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Uncle Sam and the Ayatollah

Forty years on from the Iranian revolution, the BBC’s former Tehran correspondent Jim Muir investigates secret contacts between the Americans and Ayatollah Khomeini in Paris.

Forty years on from the Iranian revolution, the BBC’s former Tehran correspondent Jim Muir investigates secret contacts between the Americans and Ayatollah Khomeini in Paris.

On 1 February 1979, Ayatollah Khomeini staged a triumphant return to Iran after 14 years away. He flew home from France, where he had spent the last few months of his exile, arriving in Tehran to a tumultuous welcome from wildly cheering crowds estimated at several million. The Islamic revolution had arrived, to stay.

Just two weeks earlier, after months of violent protests against his government, the Shah of Iran had finally given up and had fled the country. The Iranian army, with its US-trained officers still largely loyal to the Shah but its rank and file divided in their loyalties, hesitated to oppose Khomeini and his mass of fervent followers. Conventional wisdom has it that the US was scrabbling desperately to save the Shah, and that his overthrow set the two countries irrevocably on a collision course - the Great Satan versus the Axis of Evil.

But it wasn't quite that simple. Recently declassified diplomatic documents show that, in the dramatic few weeks before the Ayatollah's return, his entourage in France was engaged in an intensive flurry of secret contacts with the Americans even as the Shah was leaving Tehran. Khomeini wanted, above all, assurances that the US would not use its undoubted influence with the Iranian army to stand against him. For their part, the Americans wanted to know how they and their interests would fare under an Islamic republic.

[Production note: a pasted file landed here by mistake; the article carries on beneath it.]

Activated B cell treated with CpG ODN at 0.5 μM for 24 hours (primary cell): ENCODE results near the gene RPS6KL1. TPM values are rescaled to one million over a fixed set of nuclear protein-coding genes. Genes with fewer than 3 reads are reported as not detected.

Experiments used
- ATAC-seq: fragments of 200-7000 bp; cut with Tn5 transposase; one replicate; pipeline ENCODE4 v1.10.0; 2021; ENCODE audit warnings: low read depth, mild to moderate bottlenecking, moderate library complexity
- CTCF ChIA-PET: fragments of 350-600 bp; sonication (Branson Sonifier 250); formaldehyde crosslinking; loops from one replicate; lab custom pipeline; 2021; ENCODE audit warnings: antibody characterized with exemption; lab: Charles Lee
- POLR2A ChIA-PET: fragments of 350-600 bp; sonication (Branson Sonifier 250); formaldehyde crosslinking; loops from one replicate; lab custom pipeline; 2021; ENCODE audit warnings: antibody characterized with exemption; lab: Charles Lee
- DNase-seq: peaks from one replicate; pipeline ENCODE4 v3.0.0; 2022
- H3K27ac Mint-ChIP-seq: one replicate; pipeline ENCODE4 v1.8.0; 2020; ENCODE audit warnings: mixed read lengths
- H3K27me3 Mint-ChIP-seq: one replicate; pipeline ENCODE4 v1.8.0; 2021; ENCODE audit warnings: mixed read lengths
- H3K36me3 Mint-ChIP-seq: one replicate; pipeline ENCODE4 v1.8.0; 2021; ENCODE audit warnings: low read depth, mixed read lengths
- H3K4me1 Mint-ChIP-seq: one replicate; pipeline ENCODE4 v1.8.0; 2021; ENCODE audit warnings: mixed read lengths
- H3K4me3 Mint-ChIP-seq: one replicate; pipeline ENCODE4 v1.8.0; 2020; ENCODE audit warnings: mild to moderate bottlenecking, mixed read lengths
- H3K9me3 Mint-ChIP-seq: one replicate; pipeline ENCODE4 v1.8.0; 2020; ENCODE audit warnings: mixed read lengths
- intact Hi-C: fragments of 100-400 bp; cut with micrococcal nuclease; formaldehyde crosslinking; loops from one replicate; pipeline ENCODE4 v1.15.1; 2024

Jim Muir, introduces us to key players on both sides. Through interviews with former officials from the State department and the White House, members of the Ayatollah’s circle, and diplomatic cables, we see how the Americans reassured the Ayatollah that they would not necessarily oppose a change of government in Iran. In return, the US received assurances from the Iranian revolutionaries that an Islamic Republic would keep the oil flowing, and would keep Soviet influence out.

It would be open to friendly relations provided the Americans refrained from interfering, and conversely, it would refrain from trying to export its revolution in the region. The Americans were clearly hoping to broker an understanding between the Iranian army and the revolutionaries.

But it was not to be.

Ayatollah Khomeini was allowed to return - there had been fears his plane might even be shot down. But, within days, the army commander had been killed and four top generals executed. The Islamic revolution swept all before it, and moderate, nationalist or leftist elements were forced out.

There were hopes raised by secret talks in France that the US might somehow stay on friendly terms with the Islamic Republic, but they faded as events took an increasingly radical turn. President Carter's reluctant decision to take in the cancer-stricken Shah for weeks of medical treatment prompted radical revolutionaries to take over the US embassy in Tehran in November 1979, triggering a hostage crisis that lasted 444 days - and creating a breach that has continued to this day.

Warren Zimmermann archive courtesy of the Association for Diplomatic Studies and Training in America
Readers: Sam Dale and Sohail Nazemi

Presenter: Jim Muir
Producer: Philippa Goodrich
A Juniper production for BBC Radio 4

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28 minutes

Last on

Wed 30 Jan 2019 11:00


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